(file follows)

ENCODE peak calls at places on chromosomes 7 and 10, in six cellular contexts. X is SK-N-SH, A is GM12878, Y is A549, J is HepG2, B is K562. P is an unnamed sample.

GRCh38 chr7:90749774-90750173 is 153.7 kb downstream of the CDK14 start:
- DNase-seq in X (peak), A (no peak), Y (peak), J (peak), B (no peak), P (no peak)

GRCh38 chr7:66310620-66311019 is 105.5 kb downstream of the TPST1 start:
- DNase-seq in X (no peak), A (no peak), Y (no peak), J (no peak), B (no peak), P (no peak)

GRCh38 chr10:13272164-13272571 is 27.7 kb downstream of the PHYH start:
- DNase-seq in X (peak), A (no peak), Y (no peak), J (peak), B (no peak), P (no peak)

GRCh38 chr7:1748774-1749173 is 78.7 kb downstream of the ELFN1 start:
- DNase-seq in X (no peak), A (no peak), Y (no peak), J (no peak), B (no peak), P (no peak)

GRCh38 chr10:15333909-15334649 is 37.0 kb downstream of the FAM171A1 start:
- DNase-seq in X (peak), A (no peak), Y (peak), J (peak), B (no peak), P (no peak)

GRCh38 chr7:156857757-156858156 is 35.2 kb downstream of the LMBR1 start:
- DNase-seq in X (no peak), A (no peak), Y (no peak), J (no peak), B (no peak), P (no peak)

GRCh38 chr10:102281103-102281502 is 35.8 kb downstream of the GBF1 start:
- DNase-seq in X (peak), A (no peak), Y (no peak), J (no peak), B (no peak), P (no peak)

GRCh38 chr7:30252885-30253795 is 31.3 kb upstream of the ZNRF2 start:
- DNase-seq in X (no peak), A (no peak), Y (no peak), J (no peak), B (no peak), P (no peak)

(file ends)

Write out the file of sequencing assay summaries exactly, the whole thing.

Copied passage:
ENCODE peak calls at places on chromosomes 7 and 10, in six cellular contexts. X is SK-N-SH, A is GM12878, Y is A549, J is HepG2, B is K562. P is an unnamed sample.

GRCh38 chr7:90749774-90750173 is 153.7 kb downstream of the CDK14 start:
- DNase-seq in X (peak), A (no peak), Y (peak), J (peak), B (no peak), P (no peak)

GRCh38 chr7:66310620-66311019 is 105.5 kb downstream of the TPST1 start:
- DNase-seq in X (no peak), A (no peak), Y (no peak), J (no peak), B (no peak), P (no peak)

GRCh38 chr10:13272164-13272571 is 27.7 kb downstream of the PHYH start:
- DNase-seq in X (peak), A (no peak), Y (no peak), J (peak), B (no peak), P (no peak)

GRCh38 chr7:1748774-1749173 is 78.7 kb downstream of the ELFN1 start:
- DNase-seq in X (no peak), A (no peak), Y (no peak), J (no peak), B (no peak), P (no peak)

GRCh38 chr10:15333909-15334649 is 37.0 kb downstream of the FAM171A1 start:
- DNase-seq in X (peak), A (no peak), Y (peak), J (peak), B (no peak), P (no peak)

GRCh38 chr7:156857757-156858156 is 35.2 kb downstream of the LMBR1 start:
- DNase-seq in X (no peak), A (no peak), Y (no peak), J (no peak), B (no peak), P (no peak)

GRCh38 chr10:102281103-102281502 is 35.8 kb downstream of the GBF1 start:
- DNase-seq in X (peak), A (no peak), Y (no peak), J (no peak), B (no peak), P (no peak)

GRCh38 chr7:30252885-30253795 is 31.3 kb upstream of the ZNRF2 start:
- DNase-seq in X (no peak), A (no peak), Y (no peak), J (no peak), B (no peak), P (no peak)